Lipid/Cholesterol Test Panel Popular
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About Our Lipid/Cholesterol Test Panel
What does this panel test for?
This test looks at overall cholesterol levels and triglycerides (the main components of natural fats and oils). Lipids are various forms of fat in the body and include cholesterol types.
Specifically, you will see these measures in your results:
- Total Cholesterol: The total amount of cholesterol in your blood.
- LDL “Bad Cholesterol”: Low-density lipoprotein cholesterol, this is known as bad cholesterol because it can lead to a hardening and clogging of your arteries.
- HDL “Good cholesterol”: High-density lipoprotein cholesterol, this type of cholesterol helps to remove LDL from your blood.
- Triglycerides: Unused calories are stored by the body as triglycerides in fat (lipid) cells.
Why do a lipid panel?
Testing will help make sure your HDL and LDL levels are in a healthy range. The results will help determine your risk of developing cardiovascular disease (CVD). If you’ve received high-risk levels previously, retaking the lipid panel can determine the progress of the treatment or damage.
The lipid panel cannot differentiate from one disease to another, but it does clearly alert your doctor that something is not right!
What do I do with the results?
The results will display how well your body is digesting food and how much fat was in its system. Depending on how high the levels are, you should take the results to your primary care physician so that the doctor can measure how high at risk you may be of a heart attack or stroke.
What are the normal ranges of my test results?
For total cholesterol:
- 2000 milligrams per deciliter (mg/dL) or less is normal.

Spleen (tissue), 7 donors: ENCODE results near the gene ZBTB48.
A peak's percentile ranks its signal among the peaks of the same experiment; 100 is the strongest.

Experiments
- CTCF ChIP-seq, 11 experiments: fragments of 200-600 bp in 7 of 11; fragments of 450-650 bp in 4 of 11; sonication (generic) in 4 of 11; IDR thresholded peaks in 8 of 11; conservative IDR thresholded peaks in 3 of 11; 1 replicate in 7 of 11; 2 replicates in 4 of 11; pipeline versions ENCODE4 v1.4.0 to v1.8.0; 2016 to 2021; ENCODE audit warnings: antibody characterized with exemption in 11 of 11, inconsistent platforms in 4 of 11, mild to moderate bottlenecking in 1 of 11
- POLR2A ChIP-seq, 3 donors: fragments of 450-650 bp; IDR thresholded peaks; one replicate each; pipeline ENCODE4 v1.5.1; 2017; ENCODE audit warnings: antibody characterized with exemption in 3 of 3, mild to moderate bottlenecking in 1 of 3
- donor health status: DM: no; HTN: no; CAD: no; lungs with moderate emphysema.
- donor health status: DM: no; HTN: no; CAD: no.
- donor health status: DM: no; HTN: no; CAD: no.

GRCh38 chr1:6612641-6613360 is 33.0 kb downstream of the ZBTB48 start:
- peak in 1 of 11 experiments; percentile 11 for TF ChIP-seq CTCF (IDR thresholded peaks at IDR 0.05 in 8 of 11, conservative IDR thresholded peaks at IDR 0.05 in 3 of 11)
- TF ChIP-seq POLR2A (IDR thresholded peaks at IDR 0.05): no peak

- 201 to 240 mg/dL is borderline
- More than 340 mg/dL is high
For HDL (“good cholesterol”), more is better.
- 60 mg/dL or higher is good -- it protects against heart disease
- 40-59 mg/dL is fine.
- Less than 40 mg/dL is low, raising your chance of heart disease.
For LDL (“bad cholesterol”), the lower the better.
- Less than 100 mg/dL is ideal
- 100 to 129 mg/dL can be good, depending on your health
- 130 to 159 mg/dL is borderline high
- 160 to 189 mg/dL is high
- 190 mg/dL or more is very high
How can you improve your test results?
Reducing cholesterol in your diet can bring down LDL by up to 30%. When your diet is low in saturated fat, which is 7% of total calories or less, and no more than 200mg of cholesterol per day, this can also lower LDL cholesterol. Another aspect of your diet that can change is how much fiber and plant sterols you consume. These can be found in special kinds of margarine and other foods.
Making a habit out of aerobic exercise can work great to improve your results and overall health. Activities like swimming, running, hiking, and more can both lower bad cholesterol (LDL) and raise good cholesterol, HDL.
Lastly, if modifying your exercise level or diet do not help enough, there are medications a doctor can prescribe for you.
What are the risk factors that increase your chances of unhealthy levels?
- Individuals who drink often
- Diabetics (also see our diabetes testing)
- Individuals with an underactive thyroid
- Overweight or obese individuals
- Individuals with a family history of high cholesterol or heart disease
- People who have kidney disease
How often should you take the lipid panel?
You should test regularly if you are monitoring high-risk levels, and/or to see how well treatment is going. If levels have not changed after treatment, then it is time to try another form of treatment.
If you have no risk factors present, adults should test every 4 to 6 years, youths between 9 and 11 years old and again when they’re between 17 and 21.
Fasting is required for this blood test. In the 9-12 hours before you have blood drawn, make sure you only have water (no alcohol). When you get to your lab technician, let them know if you have fasted or not. Youths (as long as they don’t have risk factors) do not have to fast for this test.